February 26, 2003
    A 16-month-old baby, “Ice,” is shot and killed in her mother’s arms by an unknown gunman in Sa Dao District, Songkhla. The mother is fatally shot as well. The killings follow the fatal shooting of the mother’s older brother, who was alleged to be involved in drug dealing. Police Lieutenant Phakdi Preechachon, the officer in charge of the investigation, reports that police assumed the mother’s and infant’s killing were gang-related because of Raiwan’s brother’s involvement in the drug trade. The killer is not found.
February 26, 2003
    The Interior Ministry bans the release of statistics on drug-related deaths. More figures are later released. On March 2, 2003, police place the death toll at 1,035, including 31 drug suspects shot by officers in self-defense.
May 2003
    Prime Minister Thaksin declares “victory” in the war on drugs and announces a second phase that will last until December. The Royal Thai Police announce that 2,275 people have been killed since February 1, of whom 51 were shot by police in self-defense.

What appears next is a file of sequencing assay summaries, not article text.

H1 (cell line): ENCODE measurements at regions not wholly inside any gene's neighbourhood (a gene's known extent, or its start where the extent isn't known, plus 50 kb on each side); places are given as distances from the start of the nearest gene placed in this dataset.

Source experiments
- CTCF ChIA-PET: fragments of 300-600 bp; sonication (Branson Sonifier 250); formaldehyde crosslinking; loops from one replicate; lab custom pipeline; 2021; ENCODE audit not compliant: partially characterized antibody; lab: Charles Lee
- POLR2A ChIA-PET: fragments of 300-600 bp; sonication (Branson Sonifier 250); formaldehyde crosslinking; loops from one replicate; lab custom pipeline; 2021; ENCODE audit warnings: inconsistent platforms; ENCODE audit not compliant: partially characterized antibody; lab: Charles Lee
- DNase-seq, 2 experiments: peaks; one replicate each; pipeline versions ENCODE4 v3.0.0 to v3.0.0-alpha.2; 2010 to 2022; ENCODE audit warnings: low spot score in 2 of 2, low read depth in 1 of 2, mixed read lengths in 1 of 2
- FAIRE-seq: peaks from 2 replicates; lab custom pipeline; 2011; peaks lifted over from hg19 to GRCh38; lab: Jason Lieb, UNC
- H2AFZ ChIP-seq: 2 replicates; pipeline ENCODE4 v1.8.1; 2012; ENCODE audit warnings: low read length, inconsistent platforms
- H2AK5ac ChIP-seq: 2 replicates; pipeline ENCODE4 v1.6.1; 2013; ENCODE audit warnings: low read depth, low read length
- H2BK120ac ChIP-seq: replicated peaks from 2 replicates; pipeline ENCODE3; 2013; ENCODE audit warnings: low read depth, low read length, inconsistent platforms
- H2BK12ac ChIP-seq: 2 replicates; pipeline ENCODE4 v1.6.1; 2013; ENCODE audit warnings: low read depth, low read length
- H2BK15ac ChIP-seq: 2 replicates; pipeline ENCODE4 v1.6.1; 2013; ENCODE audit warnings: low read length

August 2003
    Thaksin announces that Thai security forces will “shoot to kill” when they encounter Burmese drug traffickers on Thai soil. Most methamphetamine tablets are smuggled into Thailand from neighboring Burma and, to a lesser extent, Laos.
October 2003
    Thailand’s foreign minister informs the U.S. State Department that 2,593 homicide cases occurred in the country since the previous February, roughly double the normal level of about 400 homicides per month.
December 2, 2003